A former Army infantryman is one of the most recent United States veterans to file suit for hearing loss and tinnitus allegedly caused by defective 3M military earplugs.
George Dooley of Clarksville, Tennessee, was one of thousands of former servicemen and women issued the 3M Company’s Combat Arms Earplugs, Version 2 (CAEv2) to protect their hearing from gunfire, explosions and other damaging impact sounds encountered in battlefield situations.
According to a complaint filed late last month in the U.S. District Court, Eastern District of Tennessee, he used the 3M military earplugs while firing weapons and riding in military vehicles when he was stationed in the United States and Germany. He also wore the devices while in training and in the field while deployed to Iraq from 2006 until 2008. (Case No. Case 3:19-mc-09999)
Dooley never suffered from any hearing-related disorders prior to being issued CAEv2, but was subsequently diagnosed with tinnitus upon retiring from the military in 2008. He currently suffers from hearing loss.
“Hearing loss and tinnitus have had a significant effect on Mr. Dooley’s enjoyment of life. The constant ringing in his ears interferes with his everyday conversations and affects his sleep,” his lawsuit states. “Frequently he has to talk loudly, have the TV playing, or have other noise on so he can try to cope with his tinnitus. The hearing loss and tinnitus are incurable and are likely to progressively get devastatingly worse during the course of Mr. Dooley’s life.”
The 3M Company’s dual-ended Combat Arms Earplugs, Version 2, were standard issue for all United States active duty military personnel from 2002 through 2015. The earplugs’ yellow end protected the wearer from damaging impact noises, while allowing the user to hear battlefield commands and other low-level sounds. The olive-green end functioned like a traditional earplug and blocked all sound.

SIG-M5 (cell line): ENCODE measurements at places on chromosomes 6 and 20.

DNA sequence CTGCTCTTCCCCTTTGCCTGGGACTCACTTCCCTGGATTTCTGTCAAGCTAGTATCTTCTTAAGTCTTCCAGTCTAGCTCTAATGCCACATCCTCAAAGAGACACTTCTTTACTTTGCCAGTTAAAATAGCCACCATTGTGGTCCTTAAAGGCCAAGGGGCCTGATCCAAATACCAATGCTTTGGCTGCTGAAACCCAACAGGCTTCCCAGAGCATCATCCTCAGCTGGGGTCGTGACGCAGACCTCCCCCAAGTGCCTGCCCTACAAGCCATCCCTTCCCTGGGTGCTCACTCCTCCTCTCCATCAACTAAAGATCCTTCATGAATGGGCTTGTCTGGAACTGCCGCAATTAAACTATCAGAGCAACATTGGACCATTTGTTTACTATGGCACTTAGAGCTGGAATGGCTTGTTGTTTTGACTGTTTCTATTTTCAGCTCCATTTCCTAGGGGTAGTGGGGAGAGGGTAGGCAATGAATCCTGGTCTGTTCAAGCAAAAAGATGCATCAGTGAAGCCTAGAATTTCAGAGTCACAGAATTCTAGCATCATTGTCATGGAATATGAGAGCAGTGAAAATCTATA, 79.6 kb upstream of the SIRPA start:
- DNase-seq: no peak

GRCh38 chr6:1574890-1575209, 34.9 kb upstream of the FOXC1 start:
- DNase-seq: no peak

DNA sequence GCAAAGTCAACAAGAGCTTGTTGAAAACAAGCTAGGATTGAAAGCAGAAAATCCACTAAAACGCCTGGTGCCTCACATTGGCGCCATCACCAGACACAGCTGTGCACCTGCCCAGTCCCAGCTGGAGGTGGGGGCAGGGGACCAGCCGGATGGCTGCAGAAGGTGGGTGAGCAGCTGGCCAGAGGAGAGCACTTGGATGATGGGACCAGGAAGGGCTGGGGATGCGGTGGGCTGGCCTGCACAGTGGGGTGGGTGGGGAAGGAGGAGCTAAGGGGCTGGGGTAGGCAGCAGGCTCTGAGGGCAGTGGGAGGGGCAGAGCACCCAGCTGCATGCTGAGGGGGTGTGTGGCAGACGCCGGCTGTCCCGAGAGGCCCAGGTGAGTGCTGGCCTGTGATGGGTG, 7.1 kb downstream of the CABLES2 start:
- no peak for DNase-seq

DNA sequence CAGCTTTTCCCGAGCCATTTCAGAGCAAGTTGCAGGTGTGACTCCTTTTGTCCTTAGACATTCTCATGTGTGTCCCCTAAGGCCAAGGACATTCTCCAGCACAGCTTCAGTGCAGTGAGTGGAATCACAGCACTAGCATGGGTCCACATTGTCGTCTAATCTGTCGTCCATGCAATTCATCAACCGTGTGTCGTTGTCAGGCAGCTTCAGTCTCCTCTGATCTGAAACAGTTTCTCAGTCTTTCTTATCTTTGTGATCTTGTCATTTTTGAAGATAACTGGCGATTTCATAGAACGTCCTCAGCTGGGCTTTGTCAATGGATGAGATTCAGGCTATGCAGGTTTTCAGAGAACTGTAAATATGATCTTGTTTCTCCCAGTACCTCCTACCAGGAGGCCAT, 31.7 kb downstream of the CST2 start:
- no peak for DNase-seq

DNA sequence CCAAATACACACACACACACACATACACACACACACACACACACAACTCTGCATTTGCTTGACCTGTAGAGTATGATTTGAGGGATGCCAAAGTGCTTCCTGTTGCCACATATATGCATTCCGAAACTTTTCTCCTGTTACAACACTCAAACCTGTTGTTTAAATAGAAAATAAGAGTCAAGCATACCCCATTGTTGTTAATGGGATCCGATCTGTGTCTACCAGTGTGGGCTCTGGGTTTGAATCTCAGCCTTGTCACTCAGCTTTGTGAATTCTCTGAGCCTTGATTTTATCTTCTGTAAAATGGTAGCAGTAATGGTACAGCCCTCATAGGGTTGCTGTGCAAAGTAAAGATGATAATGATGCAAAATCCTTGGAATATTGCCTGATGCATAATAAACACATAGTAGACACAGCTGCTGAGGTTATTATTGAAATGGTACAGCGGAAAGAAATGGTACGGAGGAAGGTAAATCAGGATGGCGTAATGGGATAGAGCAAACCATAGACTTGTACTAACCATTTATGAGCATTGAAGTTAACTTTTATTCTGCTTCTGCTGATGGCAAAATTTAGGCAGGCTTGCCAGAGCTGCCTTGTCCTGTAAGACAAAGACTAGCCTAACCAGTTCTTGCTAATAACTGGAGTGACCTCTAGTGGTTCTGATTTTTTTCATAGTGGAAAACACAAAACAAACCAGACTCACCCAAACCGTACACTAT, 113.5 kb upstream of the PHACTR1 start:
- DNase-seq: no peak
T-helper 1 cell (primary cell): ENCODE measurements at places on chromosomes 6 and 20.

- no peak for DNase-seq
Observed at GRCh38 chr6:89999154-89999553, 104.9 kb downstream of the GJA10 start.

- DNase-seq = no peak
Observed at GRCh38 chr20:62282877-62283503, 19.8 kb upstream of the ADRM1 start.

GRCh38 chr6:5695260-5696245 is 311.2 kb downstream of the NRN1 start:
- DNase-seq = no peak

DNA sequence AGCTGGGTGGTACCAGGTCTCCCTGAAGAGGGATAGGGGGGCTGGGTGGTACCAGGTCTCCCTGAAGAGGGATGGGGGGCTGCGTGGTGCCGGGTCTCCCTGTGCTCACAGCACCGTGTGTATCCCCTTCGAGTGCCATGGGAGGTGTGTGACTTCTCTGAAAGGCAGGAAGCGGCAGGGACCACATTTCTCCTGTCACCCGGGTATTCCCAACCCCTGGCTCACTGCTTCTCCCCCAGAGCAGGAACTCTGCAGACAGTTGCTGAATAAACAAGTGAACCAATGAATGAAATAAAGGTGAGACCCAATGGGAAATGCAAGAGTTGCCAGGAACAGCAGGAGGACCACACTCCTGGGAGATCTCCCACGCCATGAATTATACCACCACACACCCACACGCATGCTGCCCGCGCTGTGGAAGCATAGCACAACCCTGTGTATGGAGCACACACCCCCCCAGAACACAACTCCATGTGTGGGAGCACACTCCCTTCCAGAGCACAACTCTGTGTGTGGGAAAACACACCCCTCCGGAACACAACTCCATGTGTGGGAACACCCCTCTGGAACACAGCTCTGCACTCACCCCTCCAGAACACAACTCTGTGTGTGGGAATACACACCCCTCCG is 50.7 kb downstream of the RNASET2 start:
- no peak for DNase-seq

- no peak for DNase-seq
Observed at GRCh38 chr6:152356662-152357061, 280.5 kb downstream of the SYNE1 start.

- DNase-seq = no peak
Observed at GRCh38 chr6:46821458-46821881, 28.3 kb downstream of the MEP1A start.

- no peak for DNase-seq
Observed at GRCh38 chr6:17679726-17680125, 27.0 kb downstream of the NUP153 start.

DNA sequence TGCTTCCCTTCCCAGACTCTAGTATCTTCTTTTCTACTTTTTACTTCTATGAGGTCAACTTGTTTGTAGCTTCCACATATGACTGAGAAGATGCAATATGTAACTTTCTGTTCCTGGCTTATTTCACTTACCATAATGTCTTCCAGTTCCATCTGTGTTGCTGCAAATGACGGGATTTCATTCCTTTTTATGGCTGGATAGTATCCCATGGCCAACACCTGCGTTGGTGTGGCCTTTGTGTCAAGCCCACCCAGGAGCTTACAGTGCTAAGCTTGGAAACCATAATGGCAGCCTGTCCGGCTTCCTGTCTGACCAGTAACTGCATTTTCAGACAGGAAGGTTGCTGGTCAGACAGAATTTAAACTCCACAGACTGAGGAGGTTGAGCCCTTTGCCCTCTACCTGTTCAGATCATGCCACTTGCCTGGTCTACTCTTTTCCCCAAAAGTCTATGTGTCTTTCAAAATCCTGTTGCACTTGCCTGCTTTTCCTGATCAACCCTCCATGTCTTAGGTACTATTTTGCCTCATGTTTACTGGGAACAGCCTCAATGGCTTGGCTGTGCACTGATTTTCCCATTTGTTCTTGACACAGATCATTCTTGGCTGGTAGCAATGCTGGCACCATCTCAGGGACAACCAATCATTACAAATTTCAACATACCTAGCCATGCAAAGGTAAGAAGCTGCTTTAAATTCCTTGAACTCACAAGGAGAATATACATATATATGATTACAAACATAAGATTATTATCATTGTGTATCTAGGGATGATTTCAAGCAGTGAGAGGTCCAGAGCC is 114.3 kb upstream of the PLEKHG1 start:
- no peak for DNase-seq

According to hundreds of lawsuits filed on behalf of veterans like Dooley, the 3M military earplugs were defective and did not work as intended. Among other things, they claim the devices were too short to fit properly in certain individuals and could loosen without the wearer even noticing.
Plaintiffs further charge that the 3M Company and its predecessor, Aearo Technologies, Inc., were aware of these defects by 2000. But rather than correct the problems, they falsely certified that CAEv2 met all the standards of their exclusive contract with the U.S. Defense Logistics Agency.
On July 26, 2018, the 3M Company agreed to pay $9.1 million to resolve allegations that it knowingly sold defective Combat Arms Earplugs to the United States military. However, the company continues to deny the federal government’s allegations, and has yet to take any action to compensate veterans who may have been harmed by the devices.
United States veterans have filed more than 600 lawsuits over 3M Combat Arms earplugs since July 2018. The rapidly rising number of cases, and the fact that the devices were standard issue for over 10 years, suggests the litigation could eventually encompass thousands of similar claims.
Last week, the U.S. Judicial Panel on Multidistrict Litigation (JPML) agreed to centralize all federally-filed personal injury claims involving 3M military earplugs in the U.S. District Court, Northern District of Florida, for coordinated discovery and other pretrial proceedings.